The contribution of gas Gas expert Bert Kiewiet: “In all scenarios, the analysis shows that gas-fired generation will play an important role in the future. Overall gas consumption is likely to remain stable in the coming decades, due to the projected shift in gas use from the heating to the electricity sector. According to the analysis, the planned gas network infrastructure by 2020 will be able to transport the anticipated load in most parts of Europe. Beyond the scope of the ECF study, we see the role of gas as supporting the inclusion of renewable sources of energy such as wind and solar, balancing the grid through technologies such as

“These people really know what they're talking about……” (CEO of ECF Johannes Meier)

31


Spotlight on Power in Europe

Close cooperation Christian again: “This project required close cooperation between experts from four of our offices, as well as leading academics. It showed how DNV KEMA can play a leading role in policy development. Especially given the nuclear phase out in Germany and develop­ ments in the European economy, it’s essential to inform both the public and politicians so that they can take the right decisions in the years ahead.”

Agapi: “There was plenty of room for everyone to improvise when we formulated the modeling concept. My Italian colleague Piergiorgio Chelucci and I looked at a set of demand and supply scenarios as well as various contingencies. Roadmap 2050 looked at longterm trends, including EU targets for reducing emissions by 2050. Then, in Power Perspectives 2030 we zoomed in on the situation twenty years earlier.”

The mechanics of cooperation Like a marriage Consultant Agapi Papadamou at DNV KEMA’s London office: “We previously worked together on other projects, such as assessing current infrastructure and simulating electrical and gas grids and markets, so I guess we make a really good team. Are there ever any tensions? Of course. It’s a bit like a marriage: you keep your eye on the long run. This applies equally to teamwork at DNV KEMA as it does to grids and markets.” Christian adds: “Based on publicly available information, it was initially assumed that currently planned investments will go ahead. Transmission System Operators (TSOs) tend to make ten-year development plans. However, we consider it unlikely that network expansion will move ahead as formally planned. This is why we also considered scenarios with less ambitious plans for grid expansion.”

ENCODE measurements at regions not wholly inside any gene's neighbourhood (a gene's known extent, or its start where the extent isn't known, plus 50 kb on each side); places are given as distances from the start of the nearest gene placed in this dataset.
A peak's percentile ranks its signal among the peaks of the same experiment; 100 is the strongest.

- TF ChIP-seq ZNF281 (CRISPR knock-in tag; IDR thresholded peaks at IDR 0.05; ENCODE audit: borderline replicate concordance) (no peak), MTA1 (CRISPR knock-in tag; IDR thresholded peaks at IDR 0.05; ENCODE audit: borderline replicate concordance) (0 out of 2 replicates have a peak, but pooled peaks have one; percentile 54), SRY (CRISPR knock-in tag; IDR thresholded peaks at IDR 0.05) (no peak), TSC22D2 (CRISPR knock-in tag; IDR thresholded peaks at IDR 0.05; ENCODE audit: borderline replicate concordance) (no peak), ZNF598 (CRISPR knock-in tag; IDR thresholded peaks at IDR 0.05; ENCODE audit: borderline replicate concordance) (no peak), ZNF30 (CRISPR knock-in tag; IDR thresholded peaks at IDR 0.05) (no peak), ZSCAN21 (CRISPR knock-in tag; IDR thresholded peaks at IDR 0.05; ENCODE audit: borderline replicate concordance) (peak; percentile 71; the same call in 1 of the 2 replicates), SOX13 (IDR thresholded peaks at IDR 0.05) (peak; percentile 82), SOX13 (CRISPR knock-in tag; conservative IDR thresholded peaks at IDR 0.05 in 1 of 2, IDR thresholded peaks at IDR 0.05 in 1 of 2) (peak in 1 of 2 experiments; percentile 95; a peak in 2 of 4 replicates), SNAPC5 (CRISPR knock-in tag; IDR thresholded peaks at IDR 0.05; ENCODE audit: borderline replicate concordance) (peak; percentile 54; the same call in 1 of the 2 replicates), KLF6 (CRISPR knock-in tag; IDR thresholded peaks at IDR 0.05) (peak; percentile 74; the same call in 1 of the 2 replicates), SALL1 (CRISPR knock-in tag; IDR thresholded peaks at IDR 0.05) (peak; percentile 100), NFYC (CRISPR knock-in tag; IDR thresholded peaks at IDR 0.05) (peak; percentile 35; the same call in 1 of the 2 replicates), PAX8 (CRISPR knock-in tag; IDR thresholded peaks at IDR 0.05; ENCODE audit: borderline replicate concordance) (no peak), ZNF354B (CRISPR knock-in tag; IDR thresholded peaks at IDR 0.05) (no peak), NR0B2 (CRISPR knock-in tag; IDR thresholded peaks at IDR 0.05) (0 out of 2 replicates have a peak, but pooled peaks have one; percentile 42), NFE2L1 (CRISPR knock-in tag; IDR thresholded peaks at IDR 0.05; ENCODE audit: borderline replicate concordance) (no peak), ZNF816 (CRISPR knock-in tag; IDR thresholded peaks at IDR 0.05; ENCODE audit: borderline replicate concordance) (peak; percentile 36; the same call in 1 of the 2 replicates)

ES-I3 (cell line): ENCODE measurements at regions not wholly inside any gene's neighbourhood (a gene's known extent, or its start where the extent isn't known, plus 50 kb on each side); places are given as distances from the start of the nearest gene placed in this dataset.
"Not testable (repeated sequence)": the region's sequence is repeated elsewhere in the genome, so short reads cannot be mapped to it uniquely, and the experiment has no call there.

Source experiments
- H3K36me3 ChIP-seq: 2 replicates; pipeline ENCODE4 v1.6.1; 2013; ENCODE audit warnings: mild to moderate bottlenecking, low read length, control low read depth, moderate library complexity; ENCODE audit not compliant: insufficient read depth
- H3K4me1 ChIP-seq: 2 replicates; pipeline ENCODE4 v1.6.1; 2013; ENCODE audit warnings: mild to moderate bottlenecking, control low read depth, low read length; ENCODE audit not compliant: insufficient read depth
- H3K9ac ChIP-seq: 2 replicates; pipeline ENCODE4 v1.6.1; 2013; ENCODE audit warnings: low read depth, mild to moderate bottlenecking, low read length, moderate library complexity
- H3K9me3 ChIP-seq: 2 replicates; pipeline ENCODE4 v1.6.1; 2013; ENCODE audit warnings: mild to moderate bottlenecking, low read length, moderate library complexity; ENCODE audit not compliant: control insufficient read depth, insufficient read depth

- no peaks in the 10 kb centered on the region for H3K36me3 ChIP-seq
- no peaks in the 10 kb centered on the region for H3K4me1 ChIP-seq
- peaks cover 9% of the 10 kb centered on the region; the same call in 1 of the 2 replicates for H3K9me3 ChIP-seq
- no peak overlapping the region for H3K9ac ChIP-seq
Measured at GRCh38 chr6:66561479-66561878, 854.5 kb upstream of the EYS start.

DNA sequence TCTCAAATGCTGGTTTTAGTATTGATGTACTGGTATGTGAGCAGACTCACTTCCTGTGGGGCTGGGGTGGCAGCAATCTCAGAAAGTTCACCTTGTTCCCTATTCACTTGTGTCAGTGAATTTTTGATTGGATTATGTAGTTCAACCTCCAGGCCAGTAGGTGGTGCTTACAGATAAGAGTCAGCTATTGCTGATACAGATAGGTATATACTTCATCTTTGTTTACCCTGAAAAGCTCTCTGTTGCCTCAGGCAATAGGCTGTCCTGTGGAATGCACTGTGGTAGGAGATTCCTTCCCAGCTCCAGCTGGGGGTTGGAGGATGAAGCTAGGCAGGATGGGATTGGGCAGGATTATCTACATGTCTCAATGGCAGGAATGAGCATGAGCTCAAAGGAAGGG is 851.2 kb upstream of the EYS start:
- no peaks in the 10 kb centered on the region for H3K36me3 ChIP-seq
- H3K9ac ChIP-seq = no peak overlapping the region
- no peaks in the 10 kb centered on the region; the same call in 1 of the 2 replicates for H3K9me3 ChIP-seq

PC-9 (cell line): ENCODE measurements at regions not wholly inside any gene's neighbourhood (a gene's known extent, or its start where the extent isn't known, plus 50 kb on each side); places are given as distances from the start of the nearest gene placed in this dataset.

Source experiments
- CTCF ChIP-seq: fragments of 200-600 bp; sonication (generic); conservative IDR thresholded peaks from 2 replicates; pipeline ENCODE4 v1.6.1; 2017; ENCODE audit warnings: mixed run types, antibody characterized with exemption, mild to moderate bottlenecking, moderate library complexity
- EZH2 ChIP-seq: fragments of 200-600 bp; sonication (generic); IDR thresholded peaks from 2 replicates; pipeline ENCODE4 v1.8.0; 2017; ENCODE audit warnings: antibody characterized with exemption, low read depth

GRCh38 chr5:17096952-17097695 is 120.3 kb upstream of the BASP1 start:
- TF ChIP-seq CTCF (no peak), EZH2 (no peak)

“Power Perspectives 2030 – a big challenge and a real team effort.”

32

Christian: “This project was a unique opportunity to demonstrate DNV KEMA’s capabilities in creating an integrated approach to gas and electricity. Our main advantage is that we can combine an economic perspective with real technical insight into the way the industry works.” Bert: “In some ways it was a virtual team. Agapi and I have worked together on other projects, but in the context of this project we actually never sat together. Most communication took place by telephone and e-mail, but at important phases in the project we held working meetings in London and Bonn. I am also in Bonn quite regularly, because we work together with colleagues there on several projects, as well as on business development.” Thijs concludes: “After the project was completed there were a lot of newspaper interviews (to inform the general public) and meetings with policymakers in Brussels and elsewhere. The cooperation throughout was excellent. Our Markets & Regulation team meets twice a year and will soon be working on a new report: The Integration of Renewable Energy in Europe. Once again, DNV KEMA will be in the lead, along with Imperial College London. “ •


How electricity changed women’s lives in the early 20th century An ecstatic woman points to an oven containing two steaming roasts. Pots are bubbling on the hotplates. The text encourages us to Cook with Electricity! At first glance this seems to be a good ­example of advertising that reinforces stereotypes: the kitchen as a woman’s domain. But it’s not as simple as that.

I